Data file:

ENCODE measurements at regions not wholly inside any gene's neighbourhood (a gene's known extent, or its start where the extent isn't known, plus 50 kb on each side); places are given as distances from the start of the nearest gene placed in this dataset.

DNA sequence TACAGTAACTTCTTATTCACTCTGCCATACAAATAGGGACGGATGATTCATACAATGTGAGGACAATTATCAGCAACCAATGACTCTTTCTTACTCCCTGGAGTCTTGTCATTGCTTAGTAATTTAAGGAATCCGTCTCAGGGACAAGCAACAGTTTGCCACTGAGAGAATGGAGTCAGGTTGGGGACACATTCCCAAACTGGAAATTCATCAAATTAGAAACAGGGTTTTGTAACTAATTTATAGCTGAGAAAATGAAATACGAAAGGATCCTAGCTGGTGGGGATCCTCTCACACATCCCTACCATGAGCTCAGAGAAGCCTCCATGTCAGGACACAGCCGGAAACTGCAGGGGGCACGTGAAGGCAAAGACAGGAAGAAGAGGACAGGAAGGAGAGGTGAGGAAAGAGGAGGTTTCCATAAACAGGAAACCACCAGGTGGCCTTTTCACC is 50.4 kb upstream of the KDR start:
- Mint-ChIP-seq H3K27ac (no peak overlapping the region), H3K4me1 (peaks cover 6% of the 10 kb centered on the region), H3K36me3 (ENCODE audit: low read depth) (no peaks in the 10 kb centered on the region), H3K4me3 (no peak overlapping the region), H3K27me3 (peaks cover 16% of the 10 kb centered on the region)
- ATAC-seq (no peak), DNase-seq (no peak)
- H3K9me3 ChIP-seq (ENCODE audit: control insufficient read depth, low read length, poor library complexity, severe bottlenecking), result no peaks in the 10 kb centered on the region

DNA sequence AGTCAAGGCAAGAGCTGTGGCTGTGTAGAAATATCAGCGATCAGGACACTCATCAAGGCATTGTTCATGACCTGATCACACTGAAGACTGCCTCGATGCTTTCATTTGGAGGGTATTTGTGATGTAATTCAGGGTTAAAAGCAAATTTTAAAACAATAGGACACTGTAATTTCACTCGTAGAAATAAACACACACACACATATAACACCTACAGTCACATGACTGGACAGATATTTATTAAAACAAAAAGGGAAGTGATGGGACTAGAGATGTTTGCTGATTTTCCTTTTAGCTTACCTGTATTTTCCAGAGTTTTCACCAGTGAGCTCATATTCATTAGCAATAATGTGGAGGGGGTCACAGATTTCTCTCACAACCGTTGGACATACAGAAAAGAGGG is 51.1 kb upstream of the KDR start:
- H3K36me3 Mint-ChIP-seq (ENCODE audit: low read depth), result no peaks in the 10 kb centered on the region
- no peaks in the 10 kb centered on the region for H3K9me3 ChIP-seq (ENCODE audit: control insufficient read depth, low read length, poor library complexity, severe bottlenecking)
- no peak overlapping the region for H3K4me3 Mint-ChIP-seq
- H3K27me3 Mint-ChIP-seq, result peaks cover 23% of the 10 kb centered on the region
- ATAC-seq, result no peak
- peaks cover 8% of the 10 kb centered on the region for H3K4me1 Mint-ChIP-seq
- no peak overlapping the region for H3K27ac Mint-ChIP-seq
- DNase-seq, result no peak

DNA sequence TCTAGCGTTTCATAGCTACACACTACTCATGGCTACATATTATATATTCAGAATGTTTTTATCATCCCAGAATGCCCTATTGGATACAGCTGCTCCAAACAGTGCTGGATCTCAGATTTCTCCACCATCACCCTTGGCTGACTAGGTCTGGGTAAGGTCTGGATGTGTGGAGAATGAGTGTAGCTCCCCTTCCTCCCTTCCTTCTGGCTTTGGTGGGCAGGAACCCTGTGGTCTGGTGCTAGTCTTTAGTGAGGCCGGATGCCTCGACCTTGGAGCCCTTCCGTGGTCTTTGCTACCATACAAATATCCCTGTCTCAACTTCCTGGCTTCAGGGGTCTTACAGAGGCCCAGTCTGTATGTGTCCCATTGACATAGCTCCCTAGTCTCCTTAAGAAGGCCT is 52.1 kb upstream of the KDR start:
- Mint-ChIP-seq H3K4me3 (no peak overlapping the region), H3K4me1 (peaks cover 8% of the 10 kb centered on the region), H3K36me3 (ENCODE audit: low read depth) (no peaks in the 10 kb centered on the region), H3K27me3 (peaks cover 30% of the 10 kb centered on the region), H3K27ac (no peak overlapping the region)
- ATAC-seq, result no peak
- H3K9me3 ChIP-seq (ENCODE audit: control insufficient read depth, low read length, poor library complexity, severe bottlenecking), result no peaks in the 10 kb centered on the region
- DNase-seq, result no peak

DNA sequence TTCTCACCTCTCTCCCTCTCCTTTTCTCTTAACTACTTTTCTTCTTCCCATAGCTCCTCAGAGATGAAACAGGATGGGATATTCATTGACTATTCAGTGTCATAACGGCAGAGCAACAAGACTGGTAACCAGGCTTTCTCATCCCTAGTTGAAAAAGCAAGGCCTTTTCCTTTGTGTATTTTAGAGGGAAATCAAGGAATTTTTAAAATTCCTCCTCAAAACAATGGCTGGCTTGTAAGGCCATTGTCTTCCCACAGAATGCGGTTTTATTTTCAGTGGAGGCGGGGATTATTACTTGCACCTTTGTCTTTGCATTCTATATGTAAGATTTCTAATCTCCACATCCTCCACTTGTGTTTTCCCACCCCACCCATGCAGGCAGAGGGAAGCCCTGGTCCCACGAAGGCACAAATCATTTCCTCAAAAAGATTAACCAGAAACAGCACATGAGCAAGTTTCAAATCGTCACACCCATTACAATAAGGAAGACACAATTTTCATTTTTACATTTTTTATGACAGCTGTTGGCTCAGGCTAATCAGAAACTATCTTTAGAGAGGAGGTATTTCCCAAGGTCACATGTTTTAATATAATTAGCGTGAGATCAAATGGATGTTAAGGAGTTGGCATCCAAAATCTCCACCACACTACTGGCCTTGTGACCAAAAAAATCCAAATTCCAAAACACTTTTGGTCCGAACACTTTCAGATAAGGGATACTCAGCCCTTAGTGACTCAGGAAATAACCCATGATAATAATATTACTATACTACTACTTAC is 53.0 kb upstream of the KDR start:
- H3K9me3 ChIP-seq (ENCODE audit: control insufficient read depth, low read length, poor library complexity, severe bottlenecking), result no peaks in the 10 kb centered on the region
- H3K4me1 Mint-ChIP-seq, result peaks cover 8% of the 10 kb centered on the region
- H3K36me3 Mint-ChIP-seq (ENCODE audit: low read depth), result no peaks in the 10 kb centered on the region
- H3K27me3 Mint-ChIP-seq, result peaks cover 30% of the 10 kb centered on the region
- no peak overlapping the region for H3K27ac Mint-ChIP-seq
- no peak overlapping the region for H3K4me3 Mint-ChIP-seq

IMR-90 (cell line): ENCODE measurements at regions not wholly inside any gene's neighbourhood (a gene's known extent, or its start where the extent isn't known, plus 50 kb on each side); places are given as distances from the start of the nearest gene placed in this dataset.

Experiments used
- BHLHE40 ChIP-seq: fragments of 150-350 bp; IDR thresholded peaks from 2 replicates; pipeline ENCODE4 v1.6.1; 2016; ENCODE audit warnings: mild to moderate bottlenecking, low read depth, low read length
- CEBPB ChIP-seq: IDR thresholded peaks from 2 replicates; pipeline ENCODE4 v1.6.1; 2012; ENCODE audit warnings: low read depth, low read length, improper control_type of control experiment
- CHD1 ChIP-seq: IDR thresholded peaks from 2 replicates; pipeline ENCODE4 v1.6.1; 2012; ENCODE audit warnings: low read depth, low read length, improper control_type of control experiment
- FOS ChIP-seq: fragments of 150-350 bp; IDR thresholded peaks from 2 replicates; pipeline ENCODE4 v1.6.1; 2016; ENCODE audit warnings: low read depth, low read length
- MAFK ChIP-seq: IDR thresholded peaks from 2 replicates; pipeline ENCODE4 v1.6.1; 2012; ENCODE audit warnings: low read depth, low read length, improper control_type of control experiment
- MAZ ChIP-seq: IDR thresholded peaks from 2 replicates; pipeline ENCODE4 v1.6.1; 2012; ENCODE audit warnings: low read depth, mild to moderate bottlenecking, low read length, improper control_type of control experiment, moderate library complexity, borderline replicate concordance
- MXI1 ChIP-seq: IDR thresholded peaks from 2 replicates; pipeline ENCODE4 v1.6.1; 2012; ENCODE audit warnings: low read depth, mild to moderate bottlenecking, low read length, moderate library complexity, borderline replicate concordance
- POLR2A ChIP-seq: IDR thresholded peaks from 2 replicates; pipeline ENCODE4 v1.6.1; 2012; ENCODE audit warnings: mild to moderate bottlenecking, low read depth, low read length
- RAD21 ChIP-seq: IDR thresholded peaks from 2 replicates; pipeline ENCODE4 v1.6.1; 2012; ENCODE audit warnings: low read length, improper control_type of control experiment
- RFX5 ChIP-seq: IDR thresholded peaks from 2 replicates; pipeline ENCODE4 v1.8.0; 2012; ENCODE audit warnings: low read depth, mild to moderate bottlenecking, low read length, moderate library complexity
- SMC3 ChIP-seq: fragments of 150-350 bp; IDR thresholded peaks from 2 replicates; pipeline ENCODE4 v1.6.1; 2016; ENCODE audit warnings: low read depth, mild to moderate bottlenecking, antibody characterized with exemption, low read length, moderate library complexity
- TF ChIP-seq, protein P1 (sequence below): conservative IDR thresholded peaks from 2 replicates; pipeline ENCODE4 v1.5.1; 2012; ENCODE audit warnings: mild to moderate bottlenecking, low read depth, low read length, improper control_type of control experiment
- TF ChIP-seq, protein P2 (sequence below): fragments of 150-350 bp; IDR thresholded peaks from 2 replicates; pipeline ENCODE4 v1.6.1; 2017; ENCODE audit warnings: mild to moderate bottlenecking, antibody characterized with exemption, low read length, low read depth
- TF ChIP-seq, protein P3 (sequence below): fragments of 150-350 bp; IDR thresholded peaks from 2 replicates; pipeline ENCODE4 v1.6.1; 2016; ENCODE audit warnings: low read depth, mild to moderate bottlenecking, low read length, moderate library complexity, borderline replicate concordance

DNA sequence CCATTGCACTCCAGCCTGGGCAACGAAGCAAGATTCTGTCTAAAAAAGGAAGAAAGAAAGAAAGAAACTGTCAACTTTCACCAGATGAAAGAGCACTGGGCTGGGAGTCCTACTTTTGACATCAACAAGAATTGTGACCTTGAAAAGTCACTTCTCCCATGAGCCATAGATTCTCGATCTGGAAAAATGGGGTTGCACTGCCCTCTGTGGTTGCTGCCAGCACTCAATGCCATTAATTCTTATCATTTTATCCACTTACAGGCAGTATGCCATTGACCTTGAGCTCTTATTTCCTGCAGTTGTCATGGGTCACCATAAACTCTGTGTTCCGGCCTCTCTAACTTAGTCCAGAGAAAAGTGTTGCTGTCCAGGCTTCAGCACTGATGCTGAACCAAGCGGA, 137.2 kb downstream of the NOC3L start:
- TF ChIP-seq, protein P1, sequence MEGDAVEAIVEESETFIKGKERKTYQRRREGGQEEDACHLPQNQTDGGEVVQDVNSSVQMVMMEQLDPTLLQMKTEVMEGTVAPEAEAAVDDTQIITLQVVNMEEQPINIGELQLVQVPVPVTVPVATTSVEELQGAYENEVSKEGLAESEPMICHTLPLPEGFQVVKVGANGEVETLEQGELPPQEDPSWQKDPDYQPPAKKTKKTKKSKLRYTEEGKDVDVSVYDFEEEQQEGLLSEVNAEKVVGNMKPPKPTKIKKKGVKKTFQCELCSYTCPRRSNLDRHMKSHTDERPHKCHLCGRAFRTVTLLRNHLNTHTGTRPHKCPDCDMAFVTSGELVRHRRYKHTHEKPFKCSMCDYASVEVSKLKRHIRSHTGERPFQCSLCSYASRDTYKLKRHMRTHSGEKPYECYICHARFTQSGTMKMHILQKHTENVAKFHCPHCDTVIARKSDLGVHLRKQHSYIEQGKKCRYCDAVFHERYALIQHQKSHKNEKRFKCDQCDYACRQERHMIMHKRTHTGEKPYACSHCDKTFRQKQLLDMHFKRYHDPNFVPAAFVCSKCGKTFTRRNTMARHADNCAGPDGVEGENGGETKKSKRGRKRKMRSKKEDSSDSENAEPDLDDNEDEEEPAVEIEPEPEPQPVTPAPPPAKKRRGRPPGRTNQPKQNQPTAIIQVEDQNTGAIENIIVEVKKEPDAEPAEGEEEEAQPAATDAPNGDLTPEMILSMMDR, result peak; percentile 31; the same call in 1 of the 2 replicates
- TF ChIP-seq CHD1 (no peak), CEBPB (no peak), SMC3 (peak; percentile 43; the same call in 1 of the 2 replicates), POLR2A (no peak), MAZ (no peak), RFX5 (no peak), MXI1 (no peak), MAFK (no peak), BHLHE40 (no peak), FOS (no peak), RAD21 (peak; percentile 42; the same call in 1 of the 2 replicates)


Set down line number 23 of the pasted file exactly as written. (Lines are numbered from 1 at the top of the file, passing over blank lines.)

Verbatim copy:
- H3K36me3 Mint-ChIP-seq (ENCODE audit: low read depth), result no peaks in the 10 kb centered on the region